Shanthi Chandrasekar, a Maryland-based multimedia artist, took the more than 2,000 pieces of decorated cardboard sent to her by people across the country to create a welcome mat of sorts for Vice President-elect Kamala Harris in honor of her south Asian heritage.
Using the citizen artwork, Chandrasekar created a composite kolam, a traditional South Indian art form featuring geometric designs often found on doorsteps to welcome guests. She started the project, known as Inauguration Kolam 2021, in December by soliciting contributions on social media, in schools and by word of mouth within the Indian America community.
The artwork was supposed to be displayed at the U.S. Capitol for four days leading up to the inauguration, but the display has been postponed because of security issues. The tiles, clasped together with metal clips, would have taken up about 2,000 square feet.
The project has been featured in a virtual welcome video by the Presidential Inauguration Committee, with hopes that the volunteers will be able to physically assemble the design later. They also plan to compose a digital kolam using images posted with the hashtag #2021kolam on Instagram and Twitter.
The designs are usually made with rice flour or colored powder, but the project has expanded the suggested materials to include ink, chalk and crayons.
"Kolams are a way to bring about positive energy as a person enters a space," said Chandrasekar, who has conducted workshops and lectures to teach people about the art form.
Chandrasekar said the dots often represent life's challenges, while the lines illustrate how the kolam creator might navigate them.
Roopal Shah, the project's co-organizer, said, "It made perfect sense to connect the idea of positive energy and [Harris'] Tamil heritage." Harris has often spoken about her late mother, Shyamala Gopalan, and how she has inspired her.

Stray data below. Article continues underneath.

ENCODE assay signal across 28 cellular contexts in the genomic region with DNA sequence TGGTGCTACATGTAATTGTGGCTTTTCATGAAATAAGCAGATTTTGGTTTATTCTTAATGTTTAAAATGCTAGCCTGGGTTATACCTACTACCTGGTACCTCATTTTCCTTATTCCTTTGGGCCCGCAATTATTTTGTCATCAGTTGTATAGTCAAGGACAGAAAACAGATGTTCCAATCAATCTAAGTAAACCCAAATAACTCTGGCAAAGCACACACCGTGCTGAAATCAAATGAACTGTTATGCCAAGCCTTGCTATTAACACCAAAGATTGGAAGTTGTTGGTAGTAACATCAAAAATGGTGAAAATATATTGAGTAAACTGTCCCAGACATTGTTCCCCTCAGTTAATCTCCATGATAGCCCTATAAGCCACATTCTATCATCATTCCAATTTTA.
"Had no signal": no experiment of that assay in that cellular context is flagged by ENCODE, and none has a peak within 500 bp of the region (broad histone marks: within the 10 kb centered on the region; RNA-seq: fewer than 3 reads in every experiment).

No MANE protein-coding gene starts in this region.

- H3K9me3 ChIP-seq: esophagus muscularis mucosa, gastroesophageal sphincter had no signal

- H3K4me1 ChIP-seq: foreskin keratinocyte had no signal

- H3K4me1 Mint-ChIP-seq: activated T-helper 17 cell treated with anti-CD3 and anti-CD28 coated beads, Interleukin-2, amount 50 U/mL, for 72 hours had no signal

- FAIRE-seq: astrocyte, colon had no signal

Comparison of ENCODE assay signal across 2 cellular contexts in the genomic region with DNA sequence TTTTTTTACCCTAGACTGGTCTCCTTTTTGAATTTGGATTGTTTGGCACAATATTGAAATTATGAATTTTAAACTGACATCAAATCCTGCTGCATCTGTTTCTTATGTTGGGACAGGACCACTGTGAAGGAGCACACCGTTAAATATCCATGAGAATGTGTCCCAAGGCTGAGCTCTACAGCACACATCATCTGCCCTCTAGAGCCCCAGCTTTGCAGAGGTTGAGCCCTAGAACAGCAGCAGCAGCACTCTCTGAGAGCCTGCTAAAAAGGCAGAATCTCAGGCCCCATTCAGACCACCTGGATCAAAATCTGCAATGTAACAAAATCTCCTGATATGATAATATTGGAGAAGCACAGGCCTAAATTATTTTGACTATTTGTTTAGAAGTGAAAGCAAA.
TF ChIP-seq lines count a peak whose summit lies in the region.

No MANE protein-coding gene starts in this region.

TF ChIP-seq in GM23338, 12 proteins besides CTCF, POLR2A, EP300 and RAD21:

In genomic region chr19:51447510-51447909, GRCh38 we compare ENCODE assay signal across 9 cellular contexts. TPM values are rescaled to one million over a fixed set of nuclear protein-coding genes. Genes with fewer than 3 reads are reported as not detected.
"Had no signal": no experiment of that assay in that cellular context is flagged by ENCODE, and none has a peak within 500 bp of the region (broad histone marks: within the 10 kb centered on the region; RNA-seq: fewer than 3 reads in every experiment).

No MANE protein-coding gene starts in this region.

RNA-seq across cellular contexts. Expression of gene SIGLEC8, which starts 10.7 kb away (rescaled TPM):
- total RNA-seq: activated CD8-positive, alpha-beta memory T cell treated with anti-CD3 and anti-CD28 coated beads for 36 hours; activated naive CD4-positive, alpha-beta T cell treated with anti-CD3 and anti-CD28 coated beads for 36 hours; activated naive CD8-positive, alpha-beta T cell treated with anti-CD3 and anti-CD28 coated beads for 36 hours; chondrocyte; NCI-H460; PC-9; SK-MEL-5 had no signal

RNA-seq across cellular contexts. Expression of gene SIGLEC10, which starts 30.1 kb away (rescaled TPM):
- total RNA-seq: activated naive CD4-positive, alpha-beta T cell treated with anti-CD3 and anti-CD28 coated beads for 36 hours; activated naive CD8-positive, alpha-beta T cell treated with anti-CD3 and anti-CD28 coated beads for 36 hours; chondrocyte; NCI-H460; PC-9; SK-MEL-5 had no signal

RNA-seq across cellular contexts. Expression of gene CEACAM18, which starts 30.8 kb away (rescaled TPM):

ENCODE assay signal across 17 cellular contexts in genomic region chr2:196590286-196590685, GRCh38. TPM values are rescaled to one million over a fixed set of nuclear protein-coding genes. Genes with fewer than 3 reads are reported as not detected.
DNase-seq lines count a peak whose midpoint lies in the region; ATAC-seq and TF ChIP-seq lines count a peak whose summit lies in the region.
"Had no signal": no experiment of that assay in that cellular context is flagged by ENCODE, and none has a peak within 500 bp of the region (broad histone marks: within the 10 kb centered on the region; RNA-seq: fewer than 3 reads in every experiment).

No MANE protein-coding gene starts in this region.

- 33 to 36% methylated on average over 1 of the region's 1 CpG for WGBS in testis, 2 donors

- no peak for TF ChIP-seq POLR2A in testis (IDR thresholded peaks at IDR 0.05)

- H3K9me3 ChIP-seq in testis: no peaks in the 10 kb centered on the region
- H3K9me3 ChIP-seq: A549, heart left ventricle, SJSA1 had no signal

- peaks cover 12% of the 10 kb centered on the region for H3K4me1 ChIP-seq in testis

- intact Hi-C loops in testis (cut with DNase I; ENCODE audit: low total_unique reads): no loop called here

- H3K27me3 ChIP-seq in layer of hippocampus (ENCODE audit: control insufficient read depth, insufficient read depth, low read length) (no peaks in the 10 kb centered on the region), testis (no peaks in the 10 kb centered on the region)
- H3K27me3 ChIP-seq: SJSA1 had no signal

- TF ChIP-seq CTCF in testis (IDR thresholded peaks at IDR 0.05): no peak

Shah said that while the project is a celebration of how Harris "doesn't shy away from" her mixed background, it wasn't intended to be political. The project encouraged people to submit designs using any cardboard lawn signs, particularly those from campaigns, because they are study — even Trump signs. "We think some of the work, some of the healing a kolam can bring, is also bringing people together regardless of your background," Shah said.
Chitra Aiyar, Swati Khurana and Kavitha Rajagopalan, Indian Americans in Brooklyn, New York, who are also mothers of mixed Black and Indian American children, said they were attracted because it was a community project and anyone could participate.
Khurana, a visual artist who said she learned about the art form on a trip to Trinidad, designed her kolam to help fight prejudice by incorporating images of Bhimrao Ramji Ambedkar, an Indian political figure who worked to dismantle discrimination in Indian society in the first half of the 20th century.
"There is so much momentum right now," Khurana said about the racial and social justice reckoning last year.
Rajagopalan said participating in the project as a virtual group was also a way for their children to connect with their fathers' respective backgrounds from the American South, Sierra Leone, Puerto Rico and the Caribbean, highlighting "the diversity in the Black community."
"It was a wonderful way to find solidarity with and within the Black community, while also celebrating their Indian half," Rajagopalan said.